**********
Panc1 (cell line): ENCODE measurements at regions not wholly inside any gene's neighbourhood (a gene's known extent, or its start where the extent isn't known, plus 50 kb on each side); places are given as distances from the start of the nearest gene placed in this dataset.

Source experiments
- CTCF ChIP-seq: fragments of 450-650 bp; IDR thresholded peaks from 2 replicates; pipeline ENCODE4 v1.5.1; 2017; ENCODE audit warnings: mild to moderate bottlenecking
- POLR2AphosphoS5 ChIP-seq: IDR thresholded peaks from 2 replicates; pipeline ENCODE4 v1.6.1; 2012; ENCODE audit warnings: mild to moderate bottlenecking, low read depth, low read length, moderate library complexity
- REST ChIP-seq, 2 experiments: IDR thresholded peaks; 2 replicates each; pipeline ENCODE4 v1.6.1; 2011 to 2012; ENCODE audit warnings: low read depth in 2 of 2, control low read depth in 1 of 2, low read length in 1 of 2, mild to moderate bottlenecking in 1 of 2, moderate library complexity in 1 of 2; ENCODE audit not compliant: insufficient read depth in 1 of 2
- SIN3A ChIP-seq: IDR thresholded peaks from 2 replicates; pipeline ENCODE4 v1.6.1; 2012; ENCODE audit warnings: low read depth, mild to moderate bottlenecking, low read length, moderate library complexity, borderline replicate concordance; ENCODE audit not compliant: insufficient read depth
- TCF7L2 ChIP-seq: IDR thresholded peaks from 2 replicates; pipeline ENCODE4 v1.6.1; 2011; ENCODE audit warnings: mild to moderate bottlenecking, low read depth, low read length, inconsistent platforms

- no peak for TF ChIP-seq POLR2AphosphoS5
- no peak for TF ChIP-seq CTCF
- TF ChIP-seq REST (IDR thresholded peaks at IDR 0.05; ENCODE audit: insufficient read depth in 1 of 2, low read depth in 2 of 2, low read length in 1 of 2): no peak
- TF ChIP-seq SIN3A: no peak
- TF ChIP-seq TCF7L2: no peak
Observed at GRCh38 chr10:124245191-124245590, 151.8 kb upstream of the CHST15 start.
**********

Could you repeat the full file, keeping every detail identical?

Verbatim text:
Panc1 (cell line): ENCODE measurements at regions not wholly inside any gene's neighbourhood (a gene's known extent, or its start where the extent isn't known, plus 50 kb on each side); places are given as distances from the start of the nearest gene placed in this dataset.

Source experiments
- CTCF ChIP-seq: fragments of 450-650 bp; IDR thresholded peaks from 2 replicates; pipeline ENCODE4 v1.5.1; 2017; ENCODE audit warnings: mild to moderate bottlenecking
- POLR2AphosphoS5 ChIP-seq: IDR thresholded peaks from 2 replicates; pipeline ENCODE4 v1.6.1; 2012; ENCODE audit warnings: mild to moderate bottlenecking, low read depth, low read length, moderate library complexity
- REST ChIP-seq, 2 experiments: IDR thresholded peaks; 2 replicates each; pipeline ENCODE4 v1.6.1; 2011 to 2012; ENCODE audit warnings: low read depth in 2 of 2, control low read depth in 1 of 2, low read length in 1 of 2, mild to moderate bottlenecking in 1 of 2, moderate library complexity in 1 of 2; ENCODE audit not compliant: insufficient read depth in 1 of 2
- SIN3A ChIP-seq: IDR thresholded peaks from 2 replicates; pipeline ENCODE4 v1.6.1; 2012; ENCODE audit warnings: low read depth, mild to moderate bottlenecking, low read length, moderate library complexity, borderline replicate concordance; ENCODE audit not compliant: insufficient read depth
- TCF7L2 ChIP-seq: IDR thresholded peaks from 2 replicates; pipeline ENCODE4 v1.6.1; 2011; ENCODE audit warnings: mild to moderate bottlenecking, low read depth, low read length, inconsistent platforms

- no peak for TF ChIP-seq POLR2AphosphoS5
- no peak for TF ChIP-seq CTCF
- TF ChIP-seq REST (IDR thresholded peaks at IDR 0.05; ENCODE audit: insufficient read depth in 1 of 2, low read depth in 2 of 2, low read length in 1 of 2): no peak
- TF ChIP-seq SIN3A: no peak
- TF ChIP-seq TCF7L2: no peak
Observed at GRCh38 chr10:124245191-124245590, 151.8 kb upstream of the CHST15 start.